Directed by: Andrew Stanton
Premise: In the future, the earth has become so polluted that humans have left the planet while Waste Allocation Load Lifter, Earth-Class (WALL-E) robots are left to clean up the mess. After 700 years only one robot remains until the planet is visited by EVE, a robot looking for vegetation. WALL-E is infatuated with EVE and follows her into space, where humans live sedentary lifestyles on a luxury starship.
What Works: The character of WALL-E ranks among other iconic robotic characters like R2-D2 from Star Wars, Robby the Robot from Forbidden Planet, HAL 9000 from 2001: A Space Odyssey, and Number 5 from Short Circuit. He is a full character displaying as much emotion and complexity as a human actor, and that is the real revelation behind this film. For the first third of the picture there is virtually no dialogue and even as humans come to figure into the story, dialogue is sparse. WALL-E, EVE, and most other robots speak only in chirps, beeps, and word fragments but the film is able to completely convey their ideas, motivations, and emotions by letting the visuals and intonations of the characters speak for themselves, trusting in the intelligence of the audience to follow along. This is essentially a silent film and WALL-E and his co-stars put on a show that is equivalent to the work of Buster Keaton and Charlie Chaplin; WALL-E’s adventures after EVE are consistent with Keaton’s character in The General and the robot’s physical comedy is very akin to Chaplin’s work in Modern Times. WALL-E is up to the standard set by Keaton and Chaplin and the animators have created an awkward but lovable character and given him great bits of comedy alternating with scenes of drama. EVE is given the same kind of treatment and she has some very touching scenes with WALL-E, which is amazing considering she has no face and her body resembles an egg. Aside from what the film does with the robots (or perhaps through them) WALL-E is able to make a switch in its second half and make some very sharp social satire. The wasteland of the future is not just the stacks of garbage left on Earth’s surface; it extends into the perpetual vacation of mass consumption the humans have allowed themselves to be lulled into. WALL-E includes a lot of allusions to other science fiction films but instead of using them for cheap laughs, WALL-E situates itself into a genre context; this is the science of 2001 and the used future of Star Wars and Alien with the politics of Blade Runner and Metropolis. The result is a next step for the science fiction film; WALL-E brings together the themes and visuals of science fiction’s past and adds, of all things, a romantic comedy between a pair of robots, to bring the genre into a more human place than it has been in a long time.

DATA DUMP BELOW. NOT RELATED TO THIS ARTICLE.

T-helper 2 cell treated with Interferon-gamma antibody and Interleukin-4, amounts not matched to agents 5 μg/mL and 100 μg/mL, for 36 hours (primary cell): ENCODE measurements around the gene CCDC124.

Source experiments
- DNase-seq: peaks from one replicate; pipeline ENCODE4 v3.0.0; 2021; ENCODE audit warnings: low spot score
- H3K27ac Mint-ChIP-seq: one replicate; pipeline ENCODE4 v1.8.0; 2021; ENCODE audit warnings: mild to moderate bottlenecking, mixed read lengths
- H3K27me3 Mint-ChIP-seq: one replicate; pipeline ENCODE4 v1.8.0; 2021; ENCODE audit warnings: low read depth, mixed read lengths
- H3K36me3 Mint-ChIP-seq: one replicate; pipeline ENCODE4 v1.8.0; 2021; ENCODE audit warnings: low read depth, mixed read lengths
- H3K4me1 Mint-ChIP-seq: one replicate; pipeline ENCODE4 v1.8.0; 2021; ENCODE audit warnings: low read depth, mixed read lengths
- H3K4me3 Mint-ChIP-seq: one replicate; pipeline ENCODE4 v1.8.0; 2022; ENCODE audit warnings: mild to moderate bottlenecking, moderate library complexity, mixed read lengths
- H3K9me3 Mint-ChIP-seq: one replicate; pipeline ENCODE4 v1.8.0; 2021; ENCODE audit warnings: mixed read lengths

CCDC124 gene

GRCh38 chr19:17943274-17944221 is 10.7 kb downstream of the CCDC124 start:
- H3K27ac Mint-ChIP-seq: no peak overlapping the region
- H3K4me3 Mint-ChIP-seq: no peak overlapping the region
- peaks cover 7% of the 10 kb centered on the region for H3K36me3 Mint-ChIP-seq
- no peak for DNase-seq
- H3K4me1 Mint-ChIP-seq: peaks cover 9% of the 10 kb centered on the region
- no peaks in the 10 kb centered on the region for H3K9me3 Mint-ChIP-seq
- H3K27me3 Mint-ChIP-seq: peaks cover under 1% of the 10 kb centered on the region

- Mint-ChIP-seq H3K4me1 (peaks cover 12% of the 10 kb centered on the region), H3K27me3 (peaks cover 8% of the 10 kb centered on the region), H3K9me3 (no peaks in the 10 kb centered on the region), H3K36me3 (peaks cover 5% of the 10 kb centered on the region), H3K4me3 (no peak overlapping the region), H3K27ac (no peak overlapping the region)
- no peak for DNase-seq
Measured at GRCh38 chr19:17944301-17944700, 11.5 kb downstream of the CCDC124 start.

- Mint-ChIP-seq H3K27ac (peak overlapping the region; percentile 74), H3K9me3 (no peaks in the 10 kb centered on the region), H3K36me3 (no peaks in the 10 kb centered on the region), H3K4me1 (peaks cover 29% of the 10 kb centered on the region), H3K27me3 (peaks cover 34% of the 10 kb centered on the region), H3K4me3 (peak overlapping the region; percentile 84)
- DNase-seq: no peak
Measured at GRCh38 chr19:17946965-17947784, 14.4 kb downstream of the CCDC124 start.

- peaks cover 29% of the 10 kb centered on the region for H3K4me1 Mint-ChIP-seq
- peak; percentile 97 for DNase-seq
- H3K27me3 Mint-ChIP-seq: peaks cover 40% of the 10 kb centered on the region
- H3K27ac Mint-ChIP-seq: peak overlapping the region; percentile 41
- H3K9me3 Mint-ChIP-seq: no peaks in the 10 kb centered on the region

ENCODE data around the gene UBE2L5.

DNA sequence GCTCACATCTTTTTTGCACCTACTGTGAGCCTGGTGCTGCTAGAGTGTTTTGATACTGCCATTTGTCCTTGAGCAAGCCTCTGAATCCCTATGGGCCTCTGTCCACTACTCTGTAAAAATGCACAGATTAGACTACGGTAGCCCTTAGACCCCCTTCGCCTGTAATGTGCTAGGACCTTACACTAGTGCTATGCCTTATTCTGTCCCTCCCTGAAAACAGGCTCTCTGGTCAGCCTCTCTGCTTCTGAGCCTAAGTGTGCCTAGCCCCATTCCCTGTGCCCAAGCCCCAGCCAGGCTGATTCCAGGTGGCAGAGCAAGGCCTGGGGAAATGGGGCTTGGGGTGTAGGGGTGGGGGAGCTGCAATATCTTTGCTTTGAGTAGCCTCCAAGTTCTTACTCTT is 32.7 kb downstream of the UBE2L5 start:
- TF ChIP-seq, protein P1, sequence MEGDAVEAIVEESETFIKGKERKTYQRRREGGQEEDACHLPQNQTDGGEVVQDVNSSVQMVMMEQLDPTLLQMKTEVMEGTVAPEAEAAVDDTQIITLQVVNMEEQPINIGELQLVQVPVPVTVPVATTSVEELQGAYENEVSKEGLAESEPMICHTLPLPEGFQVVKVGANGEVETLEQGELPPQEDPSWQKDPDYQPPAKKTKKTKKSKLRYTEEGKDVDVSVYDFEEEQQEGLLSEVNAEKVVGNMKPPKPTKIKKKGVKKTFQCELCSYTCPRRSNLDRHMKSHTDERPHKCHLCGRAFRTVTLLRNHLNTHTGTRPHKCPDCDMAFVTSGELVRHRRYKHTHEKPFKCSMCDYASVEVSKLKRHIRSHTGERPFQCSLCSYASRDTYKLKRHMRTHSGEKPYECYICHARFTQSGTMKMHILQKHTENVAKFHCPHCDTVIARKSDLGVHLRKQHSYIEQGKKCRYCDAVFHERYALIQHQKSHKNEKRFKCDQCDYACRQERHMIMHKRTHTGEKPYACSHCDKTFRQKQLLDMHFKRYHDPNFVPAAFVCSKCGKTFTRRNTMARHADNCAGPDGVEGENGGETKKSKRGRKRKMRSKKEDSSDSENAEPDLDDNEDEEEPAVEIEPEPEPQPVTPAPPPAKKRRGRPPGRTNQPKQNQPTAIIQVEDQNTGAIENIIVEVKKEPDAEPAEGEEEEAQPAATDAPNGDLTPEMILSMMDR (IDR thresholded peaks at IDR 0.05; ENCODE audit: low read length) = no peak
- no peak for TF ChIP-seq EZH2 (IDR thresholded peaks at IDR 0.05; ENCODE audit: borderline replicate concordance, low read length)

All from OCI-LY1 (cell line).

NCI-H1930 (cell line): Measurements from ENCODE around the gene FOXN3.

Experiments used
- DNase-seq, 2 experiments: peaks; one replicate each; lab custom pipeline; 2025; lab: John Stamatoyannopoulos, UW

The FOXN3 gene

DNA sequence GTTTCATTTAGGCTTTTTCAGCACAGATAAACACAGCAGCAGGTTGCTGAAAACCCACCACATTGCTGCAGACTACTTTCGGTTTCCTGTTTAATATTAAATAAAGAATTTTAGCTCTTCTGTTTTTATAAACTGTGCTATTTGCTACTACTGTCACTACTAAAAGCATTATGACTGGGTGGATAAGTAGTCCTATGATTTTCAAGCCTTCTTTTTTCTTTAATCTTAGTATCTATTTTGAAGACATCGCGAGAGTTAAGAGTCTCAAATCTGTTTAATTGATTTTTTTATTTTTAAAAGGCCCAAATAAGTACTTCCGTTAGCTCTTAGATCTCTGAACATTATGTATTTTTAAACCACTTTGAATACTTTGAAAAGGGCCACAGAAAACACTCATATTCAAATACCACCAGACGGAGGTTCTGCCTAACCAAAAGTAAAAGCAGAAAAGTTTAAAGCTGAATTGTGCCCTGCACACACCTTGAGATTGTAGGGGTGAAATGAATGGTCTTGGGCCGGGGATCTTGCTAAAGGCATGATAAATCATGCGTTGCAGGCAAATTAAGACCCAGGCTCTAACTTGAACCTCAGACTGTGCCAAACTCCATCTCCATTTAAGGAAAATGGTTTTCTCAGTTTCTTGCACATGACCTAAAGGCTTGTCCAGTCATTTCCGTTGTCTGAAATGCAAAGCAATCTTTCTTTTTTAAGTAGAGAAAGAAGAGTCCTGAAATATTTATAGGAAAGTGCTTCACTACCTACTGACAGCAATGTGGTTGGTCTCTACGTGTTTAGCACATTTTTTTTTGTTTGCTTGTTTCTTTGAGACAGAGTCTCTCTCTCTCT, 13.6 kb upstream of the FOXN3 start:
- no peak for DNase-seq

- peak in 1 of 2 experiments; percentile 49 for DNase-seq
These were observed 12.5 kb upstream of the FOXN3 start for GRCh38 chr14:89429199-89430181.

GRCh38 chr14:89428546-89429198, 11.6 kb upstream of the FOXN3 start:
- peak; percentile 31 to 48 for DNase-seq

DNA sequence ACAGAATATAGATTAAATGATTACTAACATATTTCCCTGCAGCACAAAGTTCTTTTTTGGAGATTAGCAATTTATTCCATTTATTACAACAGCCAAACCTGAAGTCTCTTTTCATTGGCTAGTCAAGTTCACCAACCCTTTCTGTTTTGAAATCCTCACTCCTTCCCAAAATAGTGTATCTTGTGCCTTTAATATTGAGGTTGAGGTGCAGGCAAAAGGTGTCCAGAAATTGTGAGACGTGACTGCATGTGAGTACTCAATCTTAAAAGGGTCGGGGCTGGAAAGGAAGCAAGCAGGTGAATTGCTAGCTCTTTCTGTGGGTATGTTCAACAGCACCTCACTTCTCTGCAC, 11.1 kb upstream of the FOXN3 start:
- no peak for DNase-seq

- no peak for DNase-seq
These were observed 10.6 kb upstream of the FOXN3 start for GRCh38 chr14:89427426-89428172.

What Doesn’t: The only weakness of WALL-E is in a few unnecessarily protracted scenes, especially as WALL-E arrives on the human cruise ship. Here the film gets caught up in itself for a bit. The scenes are fun to watch, but they go on a bit longer than they should.
Bottom Line: This year has already seen some impressive animated films such as Kung Fu Panda and Horton Hears a Who!, which is a testament to the power of this medium. However, WALL-E may well be the Citizen Kane of the computer animation genre. It’s that groundbreaking and that well crafted and steeped in a well-entrenched genre while reinventing it.
Episode: #196 (July 6, 2008)